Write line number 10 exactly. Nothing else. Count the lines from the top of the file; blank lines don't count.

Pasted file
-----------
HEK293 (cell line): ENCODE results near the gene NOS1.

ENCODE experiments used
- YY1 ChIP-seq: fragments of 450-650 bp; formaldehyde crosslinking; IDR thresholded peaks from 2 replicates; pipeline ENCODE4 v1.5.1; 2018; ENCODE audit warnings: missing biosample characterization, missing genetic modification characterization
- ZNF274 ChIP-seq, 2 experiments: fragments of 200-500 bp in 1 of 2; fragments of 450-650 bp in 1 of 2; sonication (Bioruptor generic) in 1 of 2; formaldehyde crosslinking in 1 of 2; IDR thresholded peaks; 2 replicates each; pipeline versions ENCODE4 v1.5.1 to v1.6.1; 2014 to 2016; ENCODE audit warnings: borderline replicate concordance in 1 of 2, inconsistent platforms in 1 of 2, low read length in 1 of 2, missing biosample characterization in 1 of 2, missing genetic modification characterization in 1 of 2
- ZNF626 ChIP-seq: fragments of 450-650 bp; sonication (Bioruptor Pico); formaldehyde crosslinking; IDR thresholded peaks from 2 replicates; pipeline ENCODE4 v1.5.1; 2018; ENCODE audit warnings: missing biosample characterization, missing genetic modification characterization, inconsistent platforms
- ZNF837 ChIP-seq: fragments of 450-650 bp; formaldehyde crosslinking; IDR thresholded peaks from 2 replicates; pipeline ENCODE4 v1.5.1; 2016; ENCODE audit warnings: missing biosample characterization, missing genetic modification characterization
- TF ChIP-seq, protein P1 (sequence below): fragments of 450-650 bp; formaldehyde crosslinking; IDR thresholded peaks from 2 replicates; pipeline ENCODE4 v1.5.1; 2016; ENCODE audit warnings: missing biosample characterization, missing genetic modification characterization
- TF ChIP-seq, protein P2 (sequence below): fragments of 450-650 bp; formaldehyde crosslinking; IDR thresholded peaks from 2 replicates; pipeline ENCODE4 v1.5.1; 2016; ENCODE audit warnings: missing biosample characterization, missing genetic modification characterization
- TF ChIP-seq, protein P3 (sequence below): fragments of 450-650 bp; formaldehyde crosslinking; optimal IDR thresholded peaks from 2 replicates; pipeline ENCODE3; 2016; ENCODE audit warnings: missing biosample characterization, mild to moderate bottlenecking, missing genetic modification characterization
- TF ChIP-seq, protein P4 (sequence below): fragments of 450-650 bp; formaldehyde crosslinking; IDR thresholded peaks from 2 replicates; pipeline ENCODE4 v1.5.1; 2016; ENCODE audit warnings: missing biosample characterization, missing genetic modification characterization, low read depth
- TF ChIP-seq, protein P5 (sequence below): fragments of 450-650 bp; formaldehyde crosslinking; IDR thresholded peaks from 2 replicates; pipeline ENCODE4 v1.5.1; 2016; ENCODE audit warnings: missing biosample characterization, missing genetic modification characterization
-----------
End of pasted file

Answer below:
- TF ChIP-seq, protein P4 (sequence below): fragments of 450-650 bp; formaldehyde crosslinking; IDR thresholded peaks from 2 replicates; pipeline ENCODE4 v1.5.1; 2016; ENCODE audit warnings: missing biosample characterization, missing genetic modification characterization, low read depth